Back to home
in Buyers, Tips & Advice

How to Buy Local When Local is New to You

  • 07/10/2017
  • By Kayleigh
  • 0 Comments
How to Buy Local When Local is New to You

If you’re new to your area, buying local is a great way to get out and learn more about the area you moved to!

But, if you’re totally new to the area, you might not be sure where to start. Moving can be overwhelming, but learning about town events is easier than you think! Here are some tips to get you started.

Why You Should Do It

The first questions you might be asking yourself if why. Well, there are a few good reasons.

First of all, you’re supporting local people. A lot of the people who sell at local events do this for a living. They care about what they do. They put quality time into crafting their products and they pick their crops at the peak of their freshness, selling them soon after. This leads me right into my next point…

You know where it’s coming from. You’re looking at the people who grow, make, harvest, and transport the products you’re buying. This often means they are better quality products. You’ll see, feel, and taste the difference when you buy local.

This food and these products likely haven’t traveled far. The more you interact with these sellers, the more likely you are to become friends with them! They might not be your direct neighbors, but building relationships with them is something you can’t do when you buy online or at a chain store.

Buying local means you’re getting to know the people who you’re buying from, and it’s a great way to get involved with the local community. A lot of communities are proud of the work done by locals, and becoming a part of that will help you transition into life in your new neighborhood.

How to Find Out About Them

When you’re new to a town, learning about these events might seem difficult. But it’s easier than you might think!

Look for fliers posted around town. This is a great place to start—as you’re exploring the streets and stores of your new home, you’ll spot these all over the place.

Another great resource is social media. Look for Facebook events near you. These might be local yard sales, Farmer’s Markets, or even massive store sales.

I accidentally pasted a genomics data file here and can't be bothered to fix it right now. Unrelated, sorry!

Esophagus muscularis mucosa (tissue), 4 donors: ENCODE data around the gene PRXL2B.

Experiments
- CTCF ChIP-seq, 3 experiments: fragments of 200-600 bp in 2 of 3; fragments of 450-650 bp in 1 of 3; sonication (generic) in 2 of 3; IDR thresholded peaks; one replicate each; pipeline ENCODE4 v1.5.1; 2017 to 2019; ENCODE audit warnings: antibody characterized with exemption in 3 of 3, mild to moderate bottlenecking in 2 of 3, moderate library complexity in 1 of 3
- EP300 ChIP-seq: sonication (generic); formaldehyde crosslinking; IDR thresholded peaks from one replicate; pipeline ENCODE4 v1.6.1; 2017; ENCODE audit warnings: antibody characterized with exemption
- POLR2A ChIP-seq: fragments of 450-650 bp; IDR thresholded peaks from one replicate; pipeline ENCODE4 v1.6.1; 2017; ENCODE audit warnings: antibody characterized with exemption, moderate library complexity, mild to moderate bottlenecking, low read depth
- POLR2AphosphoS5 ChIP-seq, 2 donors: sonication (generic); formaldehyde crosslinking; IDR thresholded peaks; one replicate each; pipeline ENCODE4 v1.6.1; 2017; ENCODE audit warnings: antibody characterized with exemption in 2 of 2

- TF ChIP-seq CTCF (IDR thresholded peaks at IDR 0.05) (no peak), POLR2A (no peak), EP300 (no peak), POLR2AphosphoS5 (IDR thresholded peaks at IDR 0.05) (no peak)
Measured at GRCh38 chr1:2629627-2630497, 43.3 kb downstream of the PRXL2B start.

Visit or call your local borough or township. It’s likely that you’ll need to stop by your municipal building a time or two after your move—whether it be for garbage bags or a construction permit—so ask them questions!

These people know a lot about what’s going on in town and will be happy to share what they know with you. If you’re looking to get involved yourself, they can even point you in the direction of the person you need to get in touch with.

Be sure to also check local newspapers, and subscribe to them! By subscribing to their publication you’re helping out a local company, and you’ll get local information delivered to your door regularly. It’s a win-win all around.

If you have any tips for buying local, let us know in the comments below!

By Kayleigh, 07/10/2017 Kayleigh is a content writer with a BA in technical writing/literature and an MA in creative writing. When she’s not at work writing, she’s at home writing, reading, or binge-watching television shows… for research, of course. A big do-it-yourselfer and crafter, Kayleigh loves testing out projects and gifting them to friends and family—all in preparation for when she owns her own home one day and decorates with her own personal creations. Her work has appeared on The Writing Cooperative and as an Honorable Mention in East Meets West American Writers Review.

Kayleigh

Kayleigh is a content writer with a BA in technical writing/literature and an MA in creative writing. When she’s not at work writing, she’s at home writing, reading, or binge-watching television shows… for research, of course. A big do-it-yourselfer and crafter, Kayleigh loves testing out projects and gifting them to friends and family—all in preparation for when she owns her own home one day and decorates with her own personal creations. Her work has appeared on The Writing Cooperative and as an Honorable Mention in East Meets West American Writers Review.

Leave a Reply

Your email address will not be published. Required fields are marked *